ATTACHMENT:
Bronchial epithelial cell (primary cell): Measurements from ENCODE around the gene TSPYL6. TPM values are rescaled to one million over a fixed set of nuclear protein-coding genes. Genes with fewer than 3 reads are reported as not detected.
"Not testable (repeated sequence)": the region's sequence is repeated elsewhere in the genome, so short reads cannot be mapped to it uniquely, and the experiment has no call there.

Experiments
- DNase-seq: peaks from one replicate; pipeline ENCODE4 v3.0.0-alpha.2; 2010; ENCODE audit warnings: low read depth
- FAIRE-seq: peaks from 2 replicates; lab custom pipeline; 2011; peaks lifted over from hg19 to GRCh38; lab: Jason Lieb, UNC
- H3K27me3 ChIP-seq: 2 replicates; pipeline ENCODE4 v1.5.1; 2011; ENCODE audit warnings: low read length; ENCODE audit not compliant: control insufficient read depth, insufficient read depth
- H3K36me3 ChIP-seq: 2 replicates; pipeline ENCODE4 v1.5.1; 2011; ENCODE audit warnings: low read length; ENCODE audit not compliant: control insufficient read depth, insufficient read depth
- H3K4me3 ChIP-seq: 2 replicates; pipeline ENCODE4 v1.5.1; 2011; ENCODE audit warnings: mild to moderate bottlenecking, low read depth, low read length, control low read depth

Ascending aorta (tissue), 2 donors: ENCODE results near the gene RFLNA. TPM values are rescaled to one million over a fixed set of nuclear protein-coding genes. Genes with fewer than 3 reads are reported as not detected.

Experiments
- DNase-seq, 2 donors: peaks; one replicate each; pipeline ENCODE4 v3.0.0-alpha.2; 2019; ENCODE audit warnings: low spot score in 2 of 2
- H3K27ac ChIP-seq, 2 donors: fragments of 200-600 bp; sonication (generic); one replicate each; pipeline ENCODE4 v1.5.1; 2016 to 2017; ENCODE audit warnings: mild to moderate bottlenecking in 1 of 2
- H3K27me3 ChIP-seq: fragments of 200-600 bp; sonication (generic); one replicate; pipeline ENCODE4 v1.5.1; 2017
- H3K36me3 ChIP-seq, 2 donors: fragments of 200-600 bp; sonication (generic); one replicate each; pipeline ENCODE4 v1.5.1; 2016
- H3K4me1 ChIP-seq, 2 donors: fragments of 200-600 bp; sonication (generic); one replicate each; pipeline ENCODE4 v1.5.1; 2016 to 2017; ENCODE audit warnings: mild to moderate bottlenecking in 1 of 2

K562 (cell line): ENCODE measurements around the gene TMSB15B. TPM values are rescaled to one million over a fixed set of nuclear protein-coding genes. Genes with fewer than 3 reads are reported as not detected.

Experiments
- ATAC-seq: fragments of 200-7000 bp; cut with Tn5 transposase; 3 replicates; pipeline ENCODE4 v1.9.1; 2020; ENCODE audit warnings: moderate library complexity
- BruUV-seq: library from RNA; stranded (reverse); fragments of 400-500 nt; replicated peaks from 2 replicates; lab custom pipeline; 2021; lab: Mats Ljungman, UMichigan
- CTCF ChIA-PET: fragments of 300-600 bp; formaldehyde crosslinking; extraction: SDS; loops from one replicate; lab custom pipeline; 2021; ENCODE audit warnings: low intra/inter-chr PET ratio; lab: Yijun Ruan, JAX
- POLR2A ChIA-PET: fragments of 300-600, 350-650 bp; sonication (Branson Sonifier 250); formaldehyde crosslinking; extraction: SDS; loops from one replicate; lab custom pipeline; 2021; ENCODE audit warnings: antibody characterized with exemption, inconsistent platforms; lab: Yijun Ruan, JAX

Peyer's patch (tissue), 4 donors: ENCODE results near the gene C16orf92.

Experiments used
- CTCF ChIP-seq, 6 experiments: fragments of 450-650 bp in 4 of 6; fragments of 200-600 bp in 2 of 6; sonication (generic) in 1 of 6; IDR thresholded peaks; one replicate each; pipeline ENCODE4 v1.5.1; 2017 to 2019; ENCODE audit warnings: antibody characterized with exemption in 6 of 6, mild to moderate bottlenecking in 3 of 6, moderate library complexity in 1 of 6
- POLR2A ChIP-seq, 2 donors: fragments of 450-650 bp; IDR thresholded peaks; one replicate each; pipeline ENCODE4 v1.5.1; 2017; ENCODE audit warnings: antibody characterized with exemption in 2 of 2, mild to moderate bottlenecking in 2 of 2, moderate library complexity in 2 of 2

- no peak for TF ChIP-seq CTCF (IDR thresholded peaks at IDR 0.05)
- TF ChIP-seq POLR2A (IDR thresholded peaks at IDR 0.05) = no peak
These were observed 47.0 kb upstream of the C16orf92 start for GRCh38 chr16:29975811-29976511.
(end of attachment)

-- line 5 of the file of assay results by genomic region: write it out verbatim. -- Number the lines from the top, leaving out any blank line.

- FAIRE-seq: peaks from 2 replicates; lab custom pipeline; 2011; peaks lifted over from hg19 to GRCh38; lab: Jason Lieb, UNC